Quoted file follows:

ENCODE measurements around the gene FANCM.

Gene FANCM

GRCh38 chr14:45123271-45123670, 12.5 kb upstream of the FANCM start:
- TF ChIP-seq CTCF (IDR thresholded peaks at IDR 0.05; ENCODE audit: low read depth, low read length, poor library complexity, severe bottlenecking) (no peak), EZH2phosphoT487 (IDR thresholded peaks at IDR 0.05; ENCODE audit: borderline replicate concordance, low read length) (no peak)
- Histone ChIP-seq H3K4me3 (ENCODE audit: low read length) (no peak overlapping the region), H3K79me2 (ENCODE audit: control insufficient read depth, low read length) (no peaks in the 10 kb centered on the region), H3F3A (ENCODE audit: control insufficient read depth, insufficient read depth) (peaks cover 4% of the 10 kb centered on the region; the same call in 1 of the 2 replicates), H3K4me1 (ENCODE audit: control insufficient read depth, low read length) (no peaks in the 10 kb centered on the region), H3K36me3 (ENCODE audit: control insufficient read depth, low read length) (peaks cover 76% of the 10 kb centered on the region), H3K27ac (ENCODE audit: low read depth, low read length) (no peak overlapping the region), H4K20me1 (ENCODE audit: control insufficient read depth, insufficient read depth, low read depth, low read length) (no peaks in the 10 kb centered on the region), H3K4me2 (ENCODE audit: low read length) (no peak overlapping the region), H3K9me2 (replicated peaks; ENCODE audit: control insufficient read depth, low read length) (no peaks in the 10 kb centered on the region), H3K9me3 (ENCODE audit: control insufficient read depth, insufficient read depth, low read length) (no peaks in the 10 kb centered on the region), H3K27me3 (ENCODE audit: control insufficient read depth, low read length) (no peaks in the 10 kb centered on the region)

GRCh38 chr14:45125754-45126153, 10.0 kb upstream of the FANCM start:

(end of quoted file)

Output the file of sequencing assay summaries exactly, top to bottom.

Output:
ENCODE measurements around the gene FANCM.

Gene FANCM

GRCh38 chr14:45123271-45123670, 12.5 kb upstream of the FANCM start:
- TF ChIP-seq CTCF (IDR thresholded peaks at IDR 0.05; ENCODE audit: low read depth, low read length, poor library complexity, severe bottlenecking) (no peak), EZH2phosphoT487 (IDR thresholded peaks at IDR 0.05; ENCODE audit: borderline replicate concordance, low read length) (no peak)
- Histone ChIP-seq H3K4me3 (ENCODE audit: low read length) (no peak overlapping the region), H3K79me2 (ENCODE audit: control insufficient read depth, low read length) (no peaks in the 10 kb centered on the region), H3F3A (ENCODE audit: control insufficient read depth, insufficient read depth) (peaks cover 4% of the 10 kb centered on the region; the same call in 1 of the 2 replicates), H3K4me1 (ENCODE audit: control insufficient read depth, low read length) (no peaks in the 10 kb centered on the region), H3K36me3 (ENCODE audit: control insufficient read depth, low read length) (peaks cover 76% of the 10 kb centered on the region), H3K27ac (ENCODE audit: low read depth, low read length) (no peak overlapping the region), H4K20me1 (ENCODE audit: control insufficient read depth, insufficient read depth, low read depth, low read length) (no peaks in the 10 kb centered on the region), H3K4me2 (ENCODE audit: low read length) (no peak overlapping the region), H3K9me2 (replicated peaks; ENCODE audit: control insufficient read depth, low read length) (no peaks in the 10 kb centered on the region), H3K9me3 (ENCODE audit: control insufficient read depth, insufficient read depth, low read length) (no peaks in the 10 kb centered on the region), H3K27me3 (ENCODE audit: control insufficient read depth, low read length) (no peaks in the 10 kb centered on the region)

GRCh38 chr14:45125754-45126153, 10.0 kb upstream of the FANCM start: